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Distinguished Seminar:  ISSTAC - Integrated Symbolic Execution for Space-Time Analysis of Code

Date:February 29, 2016 
Talk Title:ISSTAC - Integrated Symbolic Execution for Space-Time Analysis of Code
Speaker:Corina Pasareanu
Time & Location:12:00pm - 1:00pm
DEC, CIC Building, Pittsburgh

Abstract

Attacks relying on the inherent space-time complexity of algorithms used for building software systems are gaining prominence. When an adversary can inexpensively generate inputs that induce behaviors with expensive space-time resource utilization at the defender's end, in addition to mounting denial-of-service attacks, the adversary can also use the same inputs to facilitate side-channel attacks in order to infer some secret from the observed system behavior. Our project, ISSTAC: Integrated Symbolic Execution for Space-Time Analysis of Code, aims to develop automated analysis techniques and implement them in an industrial-strength tool that allows the efficient analysis of software (in the form of Java bytecode) with respect to these problems rapidly enough for inclusion in a state-of-the-art development process.

Our idea is to perform the analysis using an improved form of symbolic execution of Java bytecode. Symbolic execution is a powerful code analysis technique that not only implicitly enumerates all program execution paths, but is also capable of constructing the inputs that trigger those paths.

If successful, our project will build the first industrial-strength cloud-based symbolic execution engine for Java that is capable of scaling over hundreds of computing nodes while providing fault-tolerance and data integrity, new and improved algorithms for the symbolic time/space analysis and side-channel analysis of programs, and a novel model counting constraint solver needed for doing this kind of analysis.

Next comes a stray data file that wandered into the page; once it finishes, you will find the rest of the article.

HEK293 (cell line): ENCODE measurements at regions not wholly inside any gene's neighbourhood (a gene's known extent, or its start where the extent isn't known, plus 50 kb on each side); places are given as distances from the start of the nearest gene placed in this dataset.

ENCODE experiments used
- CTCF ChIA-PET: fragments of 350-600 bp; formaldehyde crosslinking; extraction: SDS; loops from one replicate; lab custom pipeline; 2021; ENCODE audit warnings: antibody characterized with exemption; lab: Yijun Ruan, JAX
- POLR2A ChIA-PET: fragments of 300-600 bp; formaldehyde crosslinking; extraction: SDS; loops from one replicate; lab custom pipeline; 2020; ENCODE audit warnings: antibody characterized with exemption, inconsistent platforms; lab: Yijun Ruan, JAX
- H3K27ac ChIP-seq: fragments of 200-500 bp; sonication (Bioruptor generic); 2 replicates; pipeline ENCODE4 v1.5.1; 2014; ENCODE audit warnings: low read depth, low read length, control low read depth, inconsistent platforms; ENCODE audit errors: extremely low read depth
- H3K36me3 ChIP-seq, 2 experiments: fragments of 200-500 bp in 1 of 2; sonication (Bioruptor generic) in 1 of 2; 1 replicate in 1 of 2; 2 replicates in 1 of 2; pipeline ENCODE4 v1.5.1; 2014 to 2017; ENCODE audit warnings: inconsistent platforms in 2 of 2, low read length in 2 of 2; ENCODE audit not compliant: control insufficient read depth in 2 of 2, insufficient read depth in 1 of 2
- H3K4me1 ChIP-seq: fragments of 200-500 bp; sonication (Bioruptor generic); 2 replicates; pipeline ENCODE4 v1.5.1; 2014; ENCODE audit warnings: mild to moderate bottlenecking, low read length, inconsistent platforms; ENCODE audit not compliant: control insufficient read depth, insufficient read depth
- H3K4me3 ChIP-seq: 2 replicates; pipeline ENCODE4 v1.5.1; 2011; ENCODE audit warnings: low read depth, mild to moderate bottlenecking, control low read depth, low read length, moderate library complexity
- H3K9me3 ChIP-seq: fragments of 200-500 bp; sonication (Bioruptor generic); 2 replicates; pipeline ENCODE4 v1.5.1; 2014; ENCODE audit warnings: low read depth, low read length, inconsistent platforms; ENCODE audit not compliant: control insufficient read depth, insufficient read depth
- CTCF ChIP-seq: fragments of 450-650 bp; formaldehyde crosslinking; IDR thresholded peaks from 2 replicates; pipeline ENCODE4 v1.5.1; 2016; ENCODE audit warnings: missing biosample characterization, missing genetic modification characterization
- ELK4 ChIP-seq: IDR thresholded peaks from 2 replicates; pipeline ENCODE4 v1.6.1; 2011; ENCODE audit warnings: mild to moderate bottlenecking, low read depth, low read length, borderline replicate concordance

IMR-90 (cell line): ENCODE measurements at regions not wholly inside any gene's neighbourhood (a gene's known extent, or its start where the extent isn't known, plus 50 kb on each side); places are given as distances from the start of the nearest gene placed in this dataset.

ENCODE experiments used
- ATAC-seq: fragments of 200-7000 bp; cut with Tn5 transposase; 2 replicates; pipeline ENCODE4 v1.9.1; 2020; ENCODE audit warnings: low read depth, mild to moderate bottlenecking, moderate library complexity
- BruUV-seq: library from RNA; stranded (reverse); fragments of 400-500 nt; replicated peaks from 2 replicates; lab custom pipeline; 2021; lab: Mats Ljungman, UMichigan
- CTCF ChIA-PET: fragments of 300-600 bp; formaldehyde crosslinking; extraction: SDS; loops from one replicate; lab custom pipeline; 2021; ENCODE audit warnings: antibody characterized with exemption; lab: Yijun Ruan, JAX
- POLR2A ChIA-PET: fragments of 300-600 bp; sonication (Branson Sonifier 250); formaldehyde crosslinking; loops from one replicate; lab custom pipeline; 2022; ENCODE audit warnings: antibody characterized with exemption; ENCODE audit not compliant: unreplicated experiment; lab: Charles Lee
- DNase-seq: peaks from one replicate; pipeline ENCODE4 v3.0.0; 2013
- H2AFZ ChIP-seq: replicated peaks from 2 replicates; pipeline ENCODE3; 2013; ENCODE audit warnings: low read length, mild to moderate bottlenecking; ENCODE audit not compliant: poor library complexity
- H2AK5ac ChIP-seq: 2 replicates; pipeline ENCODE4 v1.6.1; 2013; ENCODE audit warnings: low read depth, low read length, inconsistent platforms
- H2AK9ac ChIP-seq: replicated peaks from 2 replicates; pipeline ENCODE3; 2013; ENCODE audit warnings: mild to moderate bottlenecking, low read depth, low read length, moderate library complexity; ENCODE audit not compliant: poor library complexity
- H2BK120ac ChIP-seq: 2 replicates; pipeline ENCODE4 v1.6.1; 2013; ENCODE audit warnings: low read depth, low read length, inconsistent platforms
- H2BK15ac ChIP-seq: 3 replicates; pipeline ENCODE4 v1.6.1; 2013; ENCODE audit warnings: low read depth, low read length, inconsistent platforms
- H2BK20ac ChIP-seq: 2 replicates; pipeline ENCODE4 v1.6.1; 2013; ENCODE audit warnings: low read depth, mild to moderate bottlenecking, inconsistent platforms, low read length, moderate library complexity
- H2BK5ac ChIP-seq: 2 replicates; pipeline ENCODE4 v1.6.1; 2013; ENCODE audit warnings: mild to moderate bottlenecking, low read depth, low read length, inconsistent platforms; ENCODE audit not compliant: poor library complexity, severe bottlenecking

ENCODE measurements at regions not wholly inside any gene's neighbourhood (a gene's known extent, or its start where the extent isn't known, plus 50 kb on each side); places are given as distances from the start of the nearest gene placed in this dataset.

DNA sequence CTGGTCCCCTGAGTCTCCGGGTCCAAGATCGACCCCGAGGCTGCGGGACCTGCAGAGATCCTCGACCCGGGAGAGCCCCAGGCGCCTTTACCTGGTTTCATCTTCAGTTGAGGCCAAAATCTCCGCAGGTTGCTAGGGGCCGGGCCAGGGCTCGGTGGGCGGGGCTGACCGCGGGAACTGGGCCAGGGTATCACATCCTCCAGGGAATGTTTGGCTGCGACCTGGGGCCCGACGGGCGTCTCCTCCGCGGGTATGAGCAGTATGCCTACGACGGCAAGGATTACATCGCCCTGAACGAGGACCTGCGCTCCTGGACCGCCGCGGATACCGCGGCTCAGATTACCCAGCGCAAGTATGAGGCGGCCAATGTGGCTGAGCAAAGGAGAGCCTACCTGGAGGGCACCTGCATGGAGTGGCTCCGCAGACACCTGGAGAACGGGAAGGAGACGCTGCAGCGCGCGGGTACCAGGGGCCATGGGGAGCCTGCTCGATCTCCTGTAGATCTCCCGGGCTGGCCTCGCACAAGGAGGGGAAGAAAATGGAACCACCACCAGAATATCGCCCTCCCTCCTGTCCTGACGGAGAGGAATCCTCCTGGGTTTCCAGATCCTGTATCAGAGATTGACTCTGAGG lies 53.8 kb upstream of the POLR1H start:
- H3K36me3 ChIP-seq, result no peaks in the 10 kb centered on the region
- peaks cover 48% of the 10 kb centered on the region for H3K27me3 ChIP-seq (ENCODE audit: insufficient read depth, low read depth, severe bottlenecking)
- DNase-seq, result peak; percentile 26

This is a 4-year DARPA funded collaborative project between Vanderbilt University, CMU, UC Santa Barbara and Queen Mary University, London. The project will build upon existing and mature symbolic execution tools (the Symbolic PathFinder from NASA ARC). I will give an overview of the project and highlight recent advancements developed on the CMU side. The ISSTAC website is: https://www.cmu.edu/silicon-valley/research/isstac/index.html

Speaker Bio

Corina is performing research in software engineering at NASA Ames, in the Robust Software Engineering group. She is employed by Carnegie Mellon University, at the Silicon Valley campus. At Ames she is developing and extending Symbolic PathFinder, a symbolic execution tool for Java bytecode. Her research interests include: Model checking and automated testing, Compositional verification, Model-based development, Probabilistic software analysis, Autonomy and Security. She is/was Program/General Chair for several conferences including: International Conference on Computer Aided Verification (CAV 2015), International Symposium on Software Testing and Analysis (ISSTA 2014), International Conference on Automated Software Engineering (ASE 2011), NASA Formal Methods Symposium (NFM 2009). She is the recipient of a best paper award (HVC 2014), an ACM Impact Paper Award (2010), the ICSE 2010 Most Influential Paper Award, the IBM HVC  Conference Award (2007) and an ACM Distinguished Paper Award (2002). She is currently Associate Editor for the IEEE Transactions on Software Engineering (TSE) journal.

Projects at CMU:

  • ISSTAC: Integrated Symbolic Execution for Space-Time Analysis of Code -- CMU PI
    • Funded by DARPA; a collaborative project with Vanderbilt University (the lead) and UC Santa Barbara
  • Mera: Memoized Ranged Systematic Software Analyses — CMU PI
    • Funded by NSF; a collaborative project with UT Austin
  • Circular compositional reasoning by learning and abstraction-refinement —CMU PI
    • Funded by NSF and BSF; a collaborative project with Technion and Tel-Aviv Yaffo.

Additional information can be found on the following website: NASA web profile